Whether you prefer small government or big government, perhaps the better conversation is around what smarter government could do. Smart government requires collaboration and a long-term vision. It helps when you can start from a place of shared interest. An op-ed in the Star Tribune on March 9 talked about ending the current “hodgepodge approach to early education in Minnesota.” Amidst all of the areas of disagreement happening at both state and federal levels, our children – our next generation – continue to be a topic where legislators can find common ground.
At Southern Minnesota Initiative Foundation (SMIF), smart investments in kids have been part of the Foundation’s 30 year history. It makes sense that if you want a long-term competitive global advantage, you start young. From our experience, we know this to be true, and studies prove this out. University of Chicago Professor and Nobel Laureate in economics James J. Heckman’s newest analysis shows that “high-quality birth-to-five programs for disadvantaged children can deliver a 13% per year return on investment.”
In our rural communities, SMIF has advocated against any sort of “silver bullet” approach to providing early childhood care. However, this does not mean that as a state we can’t find some efficiencies in how early childhood investments are allocated. The proposed bill for an Early Childhood Access Fund, with a special director to provide oversight, could cut back on the current piecemeal approach. However, the issue is complex and the answers will not come without a lot of collaborative discussion with child care providers, trainers, certifiers, educators and funders. We’ve seen what happens when a bill gets proposed without affected partners getting a chance to weigh in.
Starting with the achievement gaps in early education can help address other issues facing Minnesota. Again, going back to research, we know that while Minnesota often leads the way in education, we are near the bottom when it comes to the achievement gap between white children and children of color. Forty thousand low-income kids in our state don’t have access to affordable, quality early learning programs (Close Gaps by 5). Given the 400,000 worker shortfall Minnesota is facing by 2030, we’re not in a position to be letting any children fall behind.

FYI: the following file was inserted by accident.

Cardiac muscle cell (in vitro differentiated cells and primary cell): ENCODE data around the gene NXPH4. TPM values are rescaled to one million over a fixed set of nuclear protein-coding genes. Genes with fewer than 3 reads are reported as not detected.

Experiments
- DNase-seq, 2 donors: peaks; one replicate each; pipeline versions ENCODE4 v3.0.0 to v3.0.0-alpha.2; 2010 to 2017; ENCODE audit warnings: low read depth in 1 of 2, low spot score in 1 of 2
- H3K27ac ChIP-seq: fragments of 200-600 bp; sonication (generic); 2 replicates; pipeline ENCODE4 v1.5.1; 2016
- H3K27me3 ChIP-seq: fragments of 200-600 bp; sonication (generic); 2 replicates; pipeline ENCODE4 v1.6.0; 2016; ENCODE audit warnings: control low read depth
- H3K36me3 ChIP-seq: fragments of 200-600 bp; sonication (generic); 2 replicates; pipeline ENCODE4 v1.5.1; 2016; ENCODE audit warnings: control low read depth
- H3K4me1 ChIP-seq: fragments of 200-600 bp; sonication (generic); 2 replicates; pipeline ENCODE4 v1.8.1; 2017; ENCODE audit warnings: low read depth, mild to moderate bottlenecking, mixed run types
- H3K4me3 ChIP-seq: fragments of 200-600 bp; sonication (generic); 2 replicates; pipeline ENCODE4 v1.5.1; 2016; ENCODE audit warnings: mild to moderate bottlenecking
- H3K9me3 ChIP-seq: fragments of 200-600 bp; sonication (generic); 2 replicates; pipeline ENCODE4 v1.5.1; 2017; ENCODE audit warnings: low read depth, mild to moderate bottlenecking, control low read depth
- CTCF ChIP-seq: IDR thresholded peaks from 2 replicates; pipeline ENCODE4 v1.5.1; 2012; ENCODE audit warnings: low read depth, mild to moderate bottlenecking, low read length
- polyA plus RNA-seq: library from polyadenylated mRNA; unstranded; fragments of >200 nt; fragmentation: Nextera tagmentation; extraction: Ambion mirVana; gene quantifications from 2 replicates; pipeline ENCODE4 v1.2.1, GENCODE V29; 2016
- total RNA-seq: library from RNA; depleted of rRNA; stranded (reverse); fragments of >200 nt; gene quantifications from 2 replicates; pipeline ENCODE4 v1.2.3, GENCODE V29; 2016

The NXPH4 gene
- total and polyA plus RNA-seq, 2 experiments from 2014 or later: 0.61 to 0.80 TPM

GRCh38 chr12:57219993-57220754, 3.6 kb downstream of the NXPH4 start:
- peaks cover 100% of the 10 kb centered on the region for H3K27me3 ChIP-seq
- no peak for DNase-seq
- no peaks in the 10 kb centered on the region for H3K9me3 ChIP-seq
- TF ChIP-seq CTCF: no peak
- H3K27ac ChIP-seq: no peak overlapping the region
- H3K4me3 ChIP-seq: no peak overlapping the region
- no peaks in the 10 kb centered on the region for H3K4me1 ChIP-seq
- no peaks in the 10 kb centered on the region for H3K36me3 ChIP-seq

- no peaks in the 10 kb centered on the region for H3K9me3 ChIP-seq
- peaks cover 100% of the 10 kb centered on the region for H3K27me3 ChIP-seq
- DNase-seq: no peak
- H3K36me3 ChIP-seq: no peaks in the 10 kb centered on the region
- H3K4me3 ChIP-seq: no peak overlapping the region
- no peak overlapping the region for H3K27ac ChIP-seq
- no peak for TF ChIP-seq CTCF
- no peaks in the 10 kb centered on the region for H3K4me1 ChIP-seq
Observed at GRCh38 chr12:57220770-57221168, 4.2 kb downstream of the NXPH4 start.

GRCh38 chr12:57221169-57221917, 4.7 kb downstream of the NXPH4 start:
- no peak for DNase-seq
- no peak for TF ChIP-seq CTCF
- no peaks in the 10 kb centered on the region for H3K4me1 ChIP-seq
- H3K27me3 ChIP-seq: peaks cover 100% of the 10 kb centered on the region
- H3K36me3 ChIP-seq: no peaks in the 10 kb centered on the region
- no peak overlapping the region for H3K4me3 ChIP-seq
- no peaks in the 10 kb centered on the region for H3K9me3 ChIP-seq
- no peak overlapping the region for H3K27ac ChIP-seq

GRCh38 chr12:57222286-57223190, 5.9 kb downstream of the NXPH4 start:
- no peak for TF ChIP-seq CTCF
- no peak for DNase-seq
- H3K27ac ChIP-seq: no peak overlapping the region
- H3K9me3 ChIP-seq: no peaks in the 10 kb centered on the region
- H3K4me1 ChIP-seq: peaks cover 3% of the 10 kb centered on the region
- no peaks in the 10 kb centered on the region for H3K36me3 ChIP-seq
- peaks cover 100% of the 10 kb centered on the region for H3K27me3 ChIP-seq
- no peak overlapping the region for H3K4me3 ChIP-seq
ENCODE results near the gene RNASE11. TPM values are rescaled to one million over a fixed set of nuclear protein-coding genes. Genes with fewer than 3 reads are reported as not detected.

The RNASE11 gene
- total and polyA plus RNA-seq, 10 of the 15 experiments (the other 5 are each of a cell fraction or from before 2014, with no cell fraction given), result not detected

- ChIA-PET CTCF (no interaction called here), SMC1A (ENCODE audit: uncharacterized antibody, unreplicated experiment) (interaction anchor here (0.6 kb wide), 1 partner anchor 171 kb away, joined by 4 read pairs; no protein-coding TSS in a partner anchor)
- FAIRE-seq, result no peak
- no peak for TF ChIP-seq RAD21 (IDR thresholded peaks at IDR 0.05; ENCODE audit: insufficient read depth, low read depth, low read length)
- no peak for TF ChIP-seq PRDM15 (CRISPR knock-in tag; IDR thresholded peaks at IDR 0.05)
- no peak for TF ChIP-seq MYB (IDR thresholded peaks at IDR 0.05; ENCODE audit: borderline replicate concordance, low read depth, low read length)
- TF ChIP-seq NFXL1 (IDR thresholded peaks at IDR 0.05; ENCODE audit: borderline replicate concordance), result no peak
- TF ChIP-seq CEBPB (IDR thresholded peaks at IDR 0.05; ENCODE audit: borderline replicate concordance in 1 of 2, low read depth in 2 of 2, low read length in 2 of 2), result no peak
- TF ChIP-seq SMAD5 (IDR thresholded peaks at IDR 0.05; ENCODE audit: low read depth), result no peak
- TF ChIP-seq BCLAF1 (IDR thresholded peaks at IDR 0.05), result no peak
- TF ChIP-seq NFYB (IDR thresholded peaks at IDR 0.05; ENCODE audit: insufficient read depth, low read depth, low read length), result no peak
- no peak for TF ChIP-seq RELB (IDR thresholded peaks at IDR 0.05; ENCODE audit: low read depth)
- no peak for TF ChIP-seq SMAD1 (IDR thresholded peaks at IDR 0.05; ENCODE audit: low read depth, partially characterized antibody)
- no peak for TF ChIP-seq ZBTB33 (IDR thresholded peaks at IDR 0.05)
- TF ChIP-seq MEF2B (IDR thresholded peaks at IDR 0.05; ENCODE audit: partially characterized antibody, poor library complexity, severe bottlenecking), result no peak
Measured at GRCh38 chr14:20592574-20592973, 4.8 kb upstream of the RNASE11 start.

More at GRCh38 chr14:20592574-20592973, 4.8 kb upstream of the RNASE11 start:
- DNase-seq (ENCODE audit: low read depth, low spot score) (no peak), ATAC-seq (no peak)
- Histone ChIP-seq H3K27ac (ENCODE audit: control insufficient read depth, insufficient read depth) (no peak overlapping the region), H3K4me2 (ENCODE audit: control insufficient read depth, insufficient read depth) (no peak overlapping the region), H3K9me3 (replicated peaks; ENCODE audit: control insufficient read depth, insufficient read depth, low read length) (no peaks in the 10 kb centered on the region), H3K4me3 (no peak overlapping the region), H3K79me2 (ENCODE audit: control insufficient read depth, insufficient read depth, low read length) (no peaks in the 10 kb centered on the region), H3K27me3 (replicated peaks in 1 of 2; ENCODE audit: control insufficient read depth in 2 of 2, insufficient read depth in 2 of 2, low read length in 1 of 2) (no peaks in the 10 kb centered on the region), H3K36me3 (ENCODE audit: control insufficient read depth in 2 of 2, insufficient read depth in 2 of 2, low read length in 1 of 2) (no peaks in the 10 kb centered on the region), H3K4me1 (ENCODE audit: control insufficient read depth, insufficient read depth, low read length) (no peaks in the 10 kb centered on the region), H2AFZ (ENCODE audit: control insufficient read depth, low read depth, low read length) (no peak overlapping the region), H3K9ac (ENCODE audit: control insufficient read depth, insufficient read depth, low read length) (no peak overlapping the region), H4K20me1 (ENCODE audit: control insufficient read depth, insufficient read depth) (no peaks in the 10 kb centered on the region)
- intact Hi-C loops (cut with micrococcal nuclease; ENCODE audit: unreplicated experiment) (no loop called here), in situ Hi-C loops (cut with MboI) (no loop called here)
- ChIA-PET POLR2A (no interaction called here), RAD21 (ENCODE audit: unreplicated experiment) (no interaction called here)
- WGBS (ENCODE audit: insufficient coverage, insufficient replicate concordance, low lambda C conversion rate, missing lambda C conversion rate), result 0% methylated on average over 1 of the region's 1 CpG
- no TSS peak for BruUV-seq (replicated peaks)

Furthermore, we are in the midst of an early childhood care crisis that has become an economic development threat. Current child care providers are retiring, there’s a gap between what providers are paid and what parents can pay, and businesses are struggling to recruit workers because they can’t promise access to affordable care. This is another area where a short-term fix won’t be enough; we need smart, long-term approaches and lawmakers who understand the many variables involved.
SMIF’s role is just one of a much larger effort to address these issues. SMIF’s Quality Child Care Program has been providing a model to get our child care providers on the path to higher quality. Another bill pending in the Minnesota Legislature (SF 2090) would appropriate $1.5 million so the Minnesota Initiative Foundations that would help us continue to work within the 80 Greater Minnesota counties – 52.4% of children live in Greater Minnesota (Minnesota Kids Count 2016) – to align resources for quality early learning opportunities.
SMIF works with partners like the five other Minnesota Initiative Foundations, First Children’s Finance, Child Care Aware of Minnesota, Minnesota Department of Education, multiple task forces, local care providers and business leaders and elected representatives to bring these issues to light and start working for collaborative, creative solutions. SMIF’s Quality Child Care Program has already worked with hundreds of providers across 13 counties in our 20-county region to get them on a path to quality through the state’s Parent Aware rating system.
SMIF’s Early Childhood Initiatives are another approach, underscoring the need for many voices to be at the table, from educators to providers to families to the business community. Our Vice President of Early Childhood, Rae Jean Hansen, is on the Minnesota Committee of the National Academy of Sciences to lend a national perspective to SMIF’s work in rural Minnesota, as well as the Start Early Funders Network. These conversations inform the needs and SMIF’s response.
As early childhood education bills go forward in the State House and Senate, I ask elected officials to make sure that similarly, all voices are at the table. We certainly have room for growth, and the State-level is a good place to push for a more equitable education agenda. Smart early education investments are vital to Minnesota’s future success.
As always, I welcome your comments and questions. You can reach me at email@example.com or (507) 455-3215.